Interview: Elisabeth Egan.
I got to know Liz Egan because so many people told me, “You’ve got to meet Liz Egan! ” We knew so many people in common that finally we just had lunch — which was a ton of fun. She’s the books editor at Glamour and has written for numerous publications, and we have writerly friends in common.
Now she’s also a novelist. A Window Opens is funny and perceptive novel about a woman who makes a big career change and has to manage that — as well as her family. Think Where’d You Go, Bernadette and Bridget Jones’s Diary.
I was interested to hear what she had to say about happiness, habits, and productivity.
Gretchen: What’s a simple habit that consistently makes you happier?
Liz: I take a bath every night. I get my best thinking done in the tub, and most of my books have wavy pages from getting dripped on by our leaky shower-head. I don’t have any fancy bathing rituals—I use strawberry Suave in lieu of real bubbles. But closing the door and sitting in one place for a half hour is ritual enough. My kids are constantly shouting questions at me over the sound of the water: More ice cream? New sneakers? Permission to watch a movie? When I’m in the tub, the answer is almost always yes.
What’s something you know now about forming healthy habits that you didn’t know when you were 18 years old?
Habits don’t just happen, you have to make a decision about what you want to do and commit to it. For instance, I used to be a serial loser of wallets. Every few months, one would disappear into the ether and I’d begin again. This was back in high school, when you’d collect wallet-sized pictures of your friends in little clear pockets, and the thickness of your wallet indicated your position in the social food chain. I wasn’t so concerned about losing my membership card from the Boris Becker Fan Club or ten dollars of babysitting money, but it killed me to have to collect a whole new batch of pictures. I finally committed to a simple habit: glancing over my shoulder every time I left a room, just to make sure I wasn’t leaving a wallet in my wake. You’d be surprised how often I was! I don’t know why it took me so long to realize that wallet retention requires responsibility; it’s not just a matter of luck.
Which habits are most important to you?
I’m committed to habits that give me the illusion of organization. This is why I write everything down, on real paper with an actual pen. I never leave home without two Moleskine notebooks. The black one is my calendar, which shows one week per two-page spread, with space at the bottom for my weekly to-do list. This is command central for everything from high school orientation to work deadlines to my mother-in-law’s birthday. The yellow notebook contains my daily to-do lists, with Glamour things on the right hand side of the page and personal items and notes on the left. I’d be lost without either one of my Moleskines, but the yellow one is the one I’d be embarrassed for someone else to see, since it contains loony ramblings unfit for public consumption.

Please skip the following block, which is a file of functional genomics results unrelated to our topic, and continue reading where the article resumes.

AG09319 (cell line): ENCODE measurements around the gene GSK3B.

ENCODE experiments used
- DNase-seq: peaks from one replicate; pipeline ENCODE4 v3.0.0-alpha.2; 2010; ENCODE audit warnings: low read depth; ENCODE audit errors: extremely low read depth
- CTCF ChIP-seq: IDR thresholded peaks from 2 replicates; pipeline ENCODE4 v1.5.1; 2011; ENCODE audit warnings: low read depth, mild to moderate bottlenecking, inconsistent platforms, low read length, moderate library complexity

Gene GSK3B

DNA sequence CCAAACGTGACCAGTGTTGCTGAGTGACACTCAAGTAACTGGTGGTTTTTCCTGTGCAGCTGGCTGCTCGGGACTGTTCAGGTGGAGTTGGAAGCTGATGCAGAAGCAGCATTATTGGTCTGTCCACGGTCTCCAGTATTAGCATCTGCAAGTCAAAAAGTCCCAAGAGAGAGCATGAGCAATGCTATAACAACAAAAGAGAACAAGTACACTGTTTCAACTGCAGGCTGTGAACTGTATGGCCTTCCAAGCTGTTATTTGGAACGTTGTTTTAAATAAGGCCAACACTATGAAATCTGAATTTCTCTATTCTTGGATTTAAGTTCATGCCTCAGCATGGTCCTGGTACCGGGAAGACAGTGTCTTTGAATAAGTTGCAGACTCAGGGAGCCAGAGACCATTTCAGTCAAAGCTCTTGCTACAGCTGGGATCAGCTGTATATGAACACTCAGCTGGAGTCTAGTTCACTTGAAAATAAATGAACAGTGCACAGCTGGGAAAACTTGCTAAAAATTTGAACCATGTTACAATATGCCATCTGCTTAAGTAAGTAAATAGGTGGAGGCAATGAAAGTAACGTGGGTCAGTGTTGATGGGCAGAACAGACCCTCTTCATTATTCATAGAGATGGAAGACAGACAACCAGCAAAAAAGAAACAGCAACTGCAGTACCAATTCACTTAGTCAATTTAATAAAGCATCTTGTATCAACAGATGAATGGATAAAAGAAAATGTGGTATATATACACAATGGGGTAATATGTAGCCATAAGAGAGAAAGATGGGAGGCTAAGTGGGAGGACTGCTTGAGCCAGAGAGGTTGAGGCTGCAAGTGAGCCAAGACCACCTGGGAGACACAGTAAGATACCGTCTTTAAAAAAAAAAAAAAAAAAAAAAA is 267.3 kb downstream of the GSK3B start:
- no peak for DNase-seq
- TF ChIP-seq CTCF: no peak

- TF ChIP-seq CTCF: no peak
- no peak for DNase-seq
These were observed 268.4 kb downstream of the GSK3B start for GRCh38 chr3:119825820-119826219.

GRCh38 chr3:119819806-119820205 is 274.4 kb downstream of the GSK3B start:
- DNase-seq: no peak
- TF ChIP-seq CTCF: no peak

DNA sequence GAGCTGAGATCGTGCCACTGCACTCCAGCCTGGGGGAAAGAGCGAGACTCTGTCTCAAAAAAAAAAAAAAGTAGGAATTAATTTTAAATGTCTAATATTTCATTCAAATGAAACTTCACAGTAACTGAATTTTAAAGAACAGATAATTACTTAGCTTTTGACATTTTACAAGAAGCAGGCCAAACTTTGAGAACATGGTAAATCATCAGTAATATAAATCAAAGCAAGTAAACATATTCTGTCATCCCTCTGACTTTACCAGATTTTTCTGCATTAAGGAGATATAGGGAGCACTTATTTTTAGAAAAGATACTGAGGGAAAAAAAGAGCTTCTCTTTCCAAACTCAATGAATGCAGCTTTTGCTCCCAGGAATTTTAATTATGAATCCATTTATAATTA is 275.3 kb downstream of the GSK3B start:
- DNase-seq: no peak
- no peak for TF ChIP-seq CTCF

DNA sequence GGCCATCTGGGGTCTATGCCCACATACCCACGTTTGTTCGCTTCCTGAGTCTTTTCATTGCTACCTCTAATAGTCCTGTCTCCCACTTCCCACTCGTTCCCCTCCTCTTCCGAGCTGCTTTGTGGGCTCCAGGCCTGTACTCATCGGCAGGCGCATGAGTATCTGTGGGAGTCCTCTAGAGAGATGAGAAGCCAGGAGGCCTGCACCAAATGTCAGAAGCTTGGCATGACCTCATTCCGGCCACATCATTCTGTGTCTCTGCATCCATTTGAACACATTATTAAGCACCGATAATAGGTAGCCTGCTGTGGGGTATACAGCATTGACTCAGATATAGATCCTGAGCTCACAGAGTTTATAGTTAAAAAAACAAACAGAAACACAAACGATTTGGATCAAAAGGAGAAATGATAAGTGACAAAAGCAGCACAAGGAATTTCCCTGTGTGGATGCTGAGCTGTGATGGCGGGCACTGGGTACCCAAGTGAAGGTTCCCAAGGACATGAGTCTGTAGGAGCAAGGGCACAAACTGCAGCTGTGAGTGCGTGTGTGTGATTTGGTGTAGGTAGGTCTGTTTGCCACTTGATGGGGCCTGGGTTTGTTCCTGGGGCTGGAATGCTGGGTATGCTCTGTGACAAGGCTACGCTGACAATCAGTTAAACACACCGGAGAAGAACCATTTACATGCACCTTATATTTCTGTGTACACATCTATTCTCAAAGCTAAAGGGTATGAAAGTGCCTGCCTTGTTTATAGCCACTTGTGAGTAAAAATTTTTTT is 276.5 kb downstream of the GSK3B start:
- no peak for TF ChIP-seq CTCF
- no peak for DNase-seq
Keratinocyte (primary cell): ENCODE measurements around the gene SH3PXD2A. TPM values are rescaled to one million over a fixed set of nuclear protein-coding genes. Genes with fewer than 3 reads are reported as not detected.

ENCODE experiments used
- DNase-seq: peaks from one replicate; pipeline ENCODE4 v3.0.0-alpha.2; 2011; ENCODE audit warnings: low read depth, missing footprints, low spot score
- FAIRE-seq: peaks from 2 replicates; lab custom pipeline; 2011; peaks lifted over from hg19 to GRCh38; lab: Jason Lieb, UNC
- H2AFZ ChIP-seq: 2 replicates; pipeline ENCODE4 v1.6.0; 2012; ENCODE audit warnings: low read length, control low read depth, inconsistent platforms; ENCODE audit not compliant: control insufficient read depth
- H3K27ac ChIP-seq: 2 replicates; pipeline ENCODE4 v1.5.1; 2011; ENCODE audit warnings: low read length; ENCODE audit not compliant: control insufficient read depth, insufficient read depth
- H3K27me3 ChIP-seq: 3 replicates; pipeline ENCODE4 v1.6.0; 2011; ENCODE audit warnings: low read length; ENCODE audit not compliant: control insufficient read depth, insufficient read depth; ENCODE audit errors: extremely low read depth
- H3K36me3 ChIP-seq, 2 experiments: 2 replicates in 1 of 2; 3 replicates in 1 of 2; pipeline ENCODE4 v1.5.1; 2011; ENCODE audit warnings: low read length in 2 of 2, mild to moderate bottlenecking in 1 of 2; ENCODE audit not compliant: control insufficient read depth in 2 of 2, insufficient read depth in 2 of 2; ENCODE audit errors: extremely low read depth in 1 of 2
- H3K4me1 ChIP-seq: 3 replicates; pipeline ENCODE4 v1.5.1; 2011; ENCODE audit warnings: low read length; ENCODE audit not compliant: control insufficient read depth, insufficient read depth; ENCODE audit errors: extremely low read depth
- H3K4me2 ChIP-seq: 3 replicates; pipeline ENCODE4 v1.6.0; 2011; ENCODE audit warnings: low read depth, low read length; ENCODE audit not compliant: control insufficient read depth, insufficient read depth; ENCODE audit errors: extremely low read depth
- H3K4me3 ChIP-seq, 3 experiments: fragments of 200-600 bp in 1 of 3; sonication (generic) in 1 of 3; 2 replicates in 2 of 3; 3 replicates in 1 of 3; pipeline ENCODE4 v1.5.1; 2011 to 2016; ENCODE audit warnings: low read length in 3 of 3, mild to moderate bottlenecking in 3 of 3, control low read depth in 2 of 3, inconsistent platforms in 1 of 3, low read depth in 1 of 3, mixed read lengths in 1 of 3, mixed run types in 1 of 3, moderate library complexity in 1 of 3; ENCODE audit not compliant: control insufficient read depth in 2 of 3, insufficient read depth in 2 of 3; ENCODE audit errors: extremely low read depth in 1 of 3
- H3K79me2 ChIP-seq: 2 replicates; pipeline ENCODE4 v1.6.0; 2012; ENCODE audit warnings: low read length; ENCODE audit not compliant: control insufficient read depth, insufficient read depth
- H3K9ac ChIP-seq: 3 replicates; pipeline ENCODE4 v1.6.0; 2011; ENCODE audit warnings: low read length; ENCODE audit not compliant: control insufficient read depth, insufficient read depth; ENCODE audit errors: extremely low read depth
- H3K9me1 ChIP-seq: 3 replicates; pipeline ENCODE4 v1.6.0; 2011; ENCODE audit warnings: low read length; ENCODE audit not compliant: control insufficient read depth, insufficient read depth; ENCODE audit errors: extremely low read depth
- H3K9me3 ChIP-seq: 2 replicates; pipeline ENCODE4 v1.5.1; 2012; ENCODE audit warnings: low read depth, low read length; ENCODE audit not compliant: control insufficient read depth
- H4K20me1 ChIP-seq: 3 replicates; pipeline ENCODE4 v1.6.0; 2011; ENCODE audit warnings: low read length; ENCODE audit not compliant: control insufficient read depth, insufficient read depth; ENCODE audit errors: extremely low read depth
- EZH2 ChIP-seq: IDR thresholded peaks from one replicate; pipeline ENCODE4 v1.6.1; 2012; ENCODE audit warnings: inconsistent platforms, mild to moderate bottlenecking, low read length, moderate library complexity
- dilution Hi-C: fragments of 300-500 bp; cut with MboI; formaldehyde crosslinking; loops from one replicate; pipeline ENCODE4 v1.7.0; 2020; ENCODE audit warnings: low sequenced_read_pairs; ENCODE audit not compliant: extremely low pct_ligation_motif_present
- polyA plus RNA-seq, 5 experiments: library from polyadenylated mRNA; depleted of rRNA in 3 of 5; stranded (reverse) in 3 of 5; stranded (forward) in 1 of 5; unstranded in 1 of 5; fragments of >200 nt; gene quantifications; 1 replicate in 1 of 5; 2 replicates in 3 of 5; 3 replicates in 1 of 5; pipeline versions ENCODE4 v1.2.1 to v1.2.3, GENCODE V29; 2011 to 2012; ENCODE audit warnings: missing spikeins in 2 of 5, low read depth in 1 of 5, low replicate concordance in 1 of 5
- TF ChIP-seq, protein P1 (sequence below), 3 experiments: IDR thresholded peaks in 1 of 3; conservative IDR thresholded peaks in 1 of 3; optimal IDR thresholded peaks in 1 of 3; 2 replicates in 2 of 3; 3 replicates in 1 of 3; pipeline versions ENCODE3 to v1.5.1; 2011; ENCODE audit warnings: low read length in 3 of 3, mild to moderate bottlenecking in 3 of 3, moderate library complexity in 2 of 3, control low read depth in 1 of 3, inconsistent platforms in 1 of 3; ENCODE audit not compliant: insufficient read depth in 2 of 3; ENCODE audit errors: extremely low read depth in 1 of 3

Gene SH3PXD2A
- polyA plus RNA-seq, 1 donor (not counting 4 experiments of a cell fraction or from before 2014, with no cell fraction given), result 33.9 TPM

Has another person ever had a big influence on your habits?
My husband’s fitness and nutrition habits are a big influence, mostly in aspirational ways. He’s incredibly disciplined about exercise and is naturally inclined to eat an apple when I’m digging into my second piece of apple pie. His habits are so ingrained, they’re actual facts: he’ll always make time to ride his bike or cook a healthy meal. I intend to do these things but inevitably run out of time because I’d rather call my sister.
Have you ever been hit by a lightning bolt, where you changed a major habit very suddenly, as a consequence of reading a book, a conversation with a friend, a milestone birthday, a health scare, etc.?
These questions are my lightning bolt. I’m giving up Diet Coke! I’ve had at least one can every day since I was a teenager and it’s a bad habit—and also an expensive one that screams, “I’m an old lady!” Check in with me at 3 o’clock this afternoon and we’ll see how I fare.